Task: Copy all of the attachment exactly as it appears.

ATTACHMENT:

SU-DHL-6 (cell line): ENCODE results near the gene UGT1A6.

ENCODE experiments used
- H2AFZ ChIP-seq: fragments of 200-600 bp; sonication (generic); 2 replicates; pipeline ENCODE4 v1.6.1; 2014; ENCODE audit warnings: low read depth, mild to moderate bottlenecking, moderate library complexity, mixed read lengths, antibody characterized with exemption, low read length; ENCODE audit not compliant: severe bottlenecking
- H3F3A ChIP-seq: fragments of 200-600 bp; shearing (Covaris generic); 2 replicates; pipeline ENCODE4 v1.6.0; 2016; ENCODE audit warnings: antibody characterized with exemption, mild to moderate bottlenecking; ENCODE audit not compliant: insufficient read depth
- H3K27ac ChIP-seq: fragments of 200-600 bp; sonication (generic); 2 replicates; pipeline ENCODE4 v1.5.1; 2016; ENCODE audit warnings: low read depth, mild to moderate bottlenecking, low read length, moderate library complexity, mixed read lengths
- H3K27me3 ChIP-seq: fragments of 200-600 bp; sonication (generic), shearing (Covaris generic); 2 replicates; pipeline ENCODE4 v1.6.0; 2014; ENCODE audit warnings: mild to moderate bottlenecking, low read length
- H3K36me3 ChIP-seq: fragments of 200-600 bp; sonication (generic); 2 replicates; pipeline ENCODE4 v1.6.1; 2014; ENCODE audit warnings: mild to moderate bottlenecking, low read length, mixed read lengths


SU-DHL-6 (cell line): ENCODE results near the gene UGT1A6.

ENCODE experiments used
- H2AFZ ChIP-seq: fragments of 200-600 bp; sonication (generic); 2 replicates; pipeline ENCODE4 v1.6.1; 2014; ENCODE audit warnings: low read depth, mild to moderate bottlenecking, moderate library complexity, mixed read lengths, antibody characterized with exemption, low read length; ENCODE audit not compliant: severe bottlenecking
- H3F3A ChIP-seq: fragments of 200-600 bp; shearing (Covaris generic); 2 replicates; pipeline ENCODE4 v1.6.0; 2016; ENCODE audit warnings: antibody characterized with exemption, mild to moderate bottlenecking; ENCODE audit not compliant: insufficient read depth
- H3K27ac ChIP-seq: fragments of 200-600 bp; sonication (generic); 2 replicates; pipeline ENCODE4 v1.5.1; 2016; ENCODE audit warnings: low read depth, mild to moderate bottlenecking, low read length, moderate library complexity, mixed read lengths
- H3K27me3 ChIP-seq: fragments of 200-600 bp; sonication (generic), shearing (Covaris generic); 2 replicates; pipeline ENCODE4 v1.6.0; 2014; ENCODE audit warnings: mild to moderate bottlenecking, low read length
- H3K36me3 ChIP-seq: fragments of 200-600 bp; sonication (generic); 2 replicates; pipeline ENCODE4 v1.6.1; 2014; ENCODE audit warnings: mild to moderate bottlenecking, low read length, mixed read lengths